How will consumers respond? In the very short run, inflation causes consumers to spend money faster in order to get goods today at lower prices than they expected to pay tomorrow. But real wages are falling (down 1.9 percent year on year according to the Bureau of Labor Statistics), and inflation usually causes consumers to increase savings to make up for lost wealth.
Firms cannot raise prices fast enough to keep up with rising input costs. The widely followed Philadelphia Federal Survey of Manufacturers showed that more respondents reported higher input costs than higher prices received.
The widening gap between prices paid and prices received often precedes recessions, as occurred in 1973, 1979, 2000 and 2008. This gap does not always predict a recession (it did not happen in 1993 and 1987, for example). But it strongly suggests that corporate profit margins are under pressure. In some cases, including the American auto industry, manufacturers were able to increase profit margins significantly, because the scarcity of cars allowed dealers to cancel incentives. In general, the current inflation is likely to constrain production.
A notable development in response to stimulating massive demand is the jump in US imports from China. In September 2021, the United States imported more than $50 billion worth of goods from China, or an annual rate of $600 billion—nearly 30 percent of America’s manufacturing GDP. That represents a 31 percent increase from the January 2018 level, when President Trump first imposed tariffs on Chinese imports.
US supply chains could not meet the increase in demand caused by the stimulus, so American consumers bought more of the world’s largest manufacturer, China. The problem is a chronic underinvestment in American manufacturing. An approximate measure of the state of industrial investment in the United States is the level of demands in American firms for industrial machinery. After inflation, this measure stands at the same level as 1992, or half the 1999 peak.
In theory, China could continue to export to the United States, and continue to lend the United States money to pay for its goods, for an indefinite period. But China’s supply chains are under pressure, and rising raw material costs as well as energy prices are constraining their production capacity as well. The prices of imports manufactured in China are rising, regardless of the impact of tariffs, and this portends further inflation in the United States.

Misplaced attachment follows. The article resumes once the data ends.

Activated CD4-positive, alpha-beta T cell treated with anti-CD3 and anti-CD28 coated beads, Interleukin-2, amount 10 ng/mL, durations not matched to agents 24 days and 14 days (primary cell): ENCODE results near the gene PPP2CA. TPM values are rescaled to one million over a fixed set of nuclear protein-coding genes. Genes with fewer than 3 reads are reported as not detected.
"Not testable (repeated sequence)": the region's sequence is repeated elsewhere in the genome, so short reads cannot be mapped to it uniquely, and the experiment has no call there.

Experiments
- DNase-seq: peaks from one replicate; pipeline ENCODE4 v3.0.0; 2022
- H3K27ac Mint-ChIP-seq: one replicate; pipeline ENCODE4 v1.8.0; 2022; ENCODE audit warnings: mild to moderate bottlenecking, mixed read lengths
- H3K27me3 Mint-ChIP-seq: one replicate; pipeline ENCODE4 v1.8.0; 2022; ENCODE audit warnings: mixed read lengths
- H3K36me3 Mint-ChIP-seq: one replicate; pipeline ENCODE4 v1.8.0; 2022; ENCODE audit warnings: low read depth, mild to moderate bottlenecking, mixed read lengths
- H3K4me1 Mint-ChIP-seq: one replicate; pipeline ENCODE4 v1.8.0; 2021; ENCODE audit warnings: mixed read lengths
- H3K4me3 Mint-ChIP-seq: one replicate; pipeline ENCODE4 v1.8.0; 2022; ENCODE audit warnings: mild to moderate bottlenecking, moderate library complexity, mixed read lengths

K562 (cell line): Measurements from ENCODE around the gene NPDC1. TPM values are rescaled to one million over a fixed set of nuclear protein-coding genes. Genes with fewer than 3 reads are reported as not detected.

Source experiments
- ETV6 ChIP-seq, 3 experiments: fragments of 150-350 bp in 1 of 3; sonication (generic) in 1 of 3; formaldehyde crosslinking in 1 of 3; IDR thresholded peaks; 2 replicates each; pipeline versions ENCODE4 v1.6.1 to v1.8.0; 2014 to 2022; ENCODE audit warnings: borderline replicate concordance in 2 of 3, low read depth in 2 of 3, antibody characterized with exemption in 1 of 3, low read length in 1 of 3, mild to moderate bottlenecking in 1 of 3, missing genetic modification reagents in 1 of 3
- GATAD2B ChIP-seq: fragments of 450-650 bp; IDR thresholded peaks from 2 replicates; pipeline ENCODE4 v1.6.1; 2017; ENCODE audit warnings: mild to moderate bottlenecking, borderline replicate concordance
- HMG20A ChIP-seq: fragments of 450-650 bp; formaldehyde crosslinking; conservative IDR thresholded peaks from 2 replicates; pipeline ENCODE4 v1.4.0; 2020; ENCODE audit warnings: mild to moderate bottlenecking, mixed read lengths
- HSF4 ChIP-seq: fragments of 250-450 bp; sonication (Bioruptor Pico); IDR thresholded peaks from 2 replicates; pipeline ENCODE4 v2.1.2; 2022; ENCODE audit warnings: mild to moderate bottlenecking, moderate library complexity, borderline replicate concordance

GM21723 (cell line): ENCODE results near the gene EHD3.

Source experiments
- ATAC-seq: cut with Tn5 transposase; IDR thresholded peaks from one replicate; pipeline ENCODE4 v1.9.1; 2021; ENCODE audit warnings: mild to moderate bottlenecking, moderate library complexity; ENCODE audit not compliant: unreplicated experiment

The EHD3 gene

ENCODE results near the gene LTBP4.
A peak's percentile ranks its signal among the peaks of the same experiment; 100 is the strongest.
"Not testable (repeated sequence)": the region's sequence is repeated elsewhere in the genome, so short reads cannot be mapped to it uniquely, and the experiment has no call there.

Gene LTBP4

The most likely outcome, in my view, is that the largest American consumer stimulus in history will produce sustained inflation of more than 5 percent per year. Lower real wages and shrinking profit margins will continue to reduce production, and the US economy will enter a period of stagflation like the late 1970s. At some point, the US Treasury will find itself unable to borrow the equivalent of 10 percent of GDP annually, at least not at negative real interest rates. As long as investors are willing to pay the Treasury to keep their money for them, the US government can run an arbitrarily large deficit. This is the brunt of the so-called modern monetary theory. But the Herb Stein principle applies: Whatever cannot go on forever, will not. US creditors will not accept negative returns on an ever-expanding mountain of US debt indefinitely. At some point, perhaps not too long from now, the US will face sharply higher interest rates and the kind of budget constraints that were typical of profligate third world borrowers.
Reprinted from Law and Liberty